It was stated that the judge’s decision could not stand because they had failed to give effect to the purpose of Part 36 and had not identified any injustice warranting a departure from the usual order.
As a result, the defendant’s appeal was successful and the claimant was ordered to pay the defendant’s costs from the date when the 21 day period expired for when the Part 36 offer should have initially been accepted.
What this means for you
This case shows the importance of carrying out a thorough assessment of any Part 36 offers received because there will be costs consequences for late acceptance, unless there is good reason for the court to depart from the usual costs order.
In this case, the Court of Appeal made clear that it is not enough for a party to argue that it was difficult to determine which way the case would go. It was specifically stated that these difficulties and decisions are normal risks faced by parties during the course of litigation.
It is interesting to note that this case was distinguished from the Court of Appeal case of SG v Hewit  EWCA Civ 105, where the experts had been unable to predict the impact of a brain injury until the claimant had fully matured. Here, the experts were unable to provide a prognosis, whilst in the case in question, the claimant’s experts had provided a prognosis in their reports but the claimant did not agree with the prognosis due to it being unfavourable to the claim.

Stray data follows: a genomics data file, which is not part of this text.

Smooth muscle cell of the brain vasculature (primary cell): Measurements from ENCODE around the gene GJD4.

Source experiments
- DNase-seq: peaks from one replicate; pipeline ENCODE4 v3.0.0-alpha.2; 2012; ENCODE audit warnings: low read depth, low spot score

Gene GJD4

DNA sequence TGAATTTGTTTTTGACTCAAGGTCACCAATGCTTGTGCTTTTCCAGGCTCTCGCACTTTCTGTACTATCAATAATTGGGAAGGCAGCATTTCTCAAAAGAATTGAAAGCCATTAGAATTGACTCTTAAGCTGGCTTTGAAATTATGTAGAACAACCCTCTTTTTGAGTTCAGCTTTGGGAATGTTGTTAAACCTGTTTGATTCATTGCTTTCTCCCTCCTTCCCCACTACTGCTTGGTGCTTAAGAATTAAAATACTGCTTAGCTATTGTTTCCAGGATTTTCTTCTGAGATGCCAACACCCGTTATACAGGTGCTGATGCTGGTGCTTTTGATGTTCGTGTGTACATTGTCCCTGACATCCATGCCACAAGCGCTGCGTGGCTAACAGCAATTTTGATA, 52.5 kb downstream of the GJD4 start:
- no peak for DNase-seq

This judgment demonstrates the tactical importance of making correctly pitched Part 36 offers at an early stage in order to provide maximum costs protection in the event that the matter proceeds to trial or in the event of late acceptance of a Part 36 offer. It can be seen that the normal Part 36 costs consequences for late acceptance will apply unless it would be unjust for the rules to apply.
In the event that the “relevant period” for accepting an opponent’s Part 36 offer has expired then a costs benefit analysis will need to be carried out in respect of late acceptance of their offer. It could be that new evidence has come to light in respect of liability or quantum and it may be the case that an existing Part 36 offer is now more favourable than initially thought. In these circumstances, if there is a real risk of the opponent’s Part 36 offer not being beaten at trial or completely being withdrawn, and no better offer then being available, then action should be taken to see if the opponent will be agreeable to bearing their own costs from the date when the “relevant period” expired to the date when the offer is later accepted.
A careful balancing act needs to be made in respect of late acceptance of Part 36 offers because costs consequences are likely to follow. As a result, it is essential that any Part 36 offers received are carefully considered in order to limit the risk of the offer being accepted out of time.
It should be noted that late acceptance cannot always be avoided and in these cases there may be the potential to argue that the normal costs order would be unjust. However, it should be noted that mere litigation risk and difficulties assessing a claim will not be seen as a sufficient argument to overturn the normal costs position.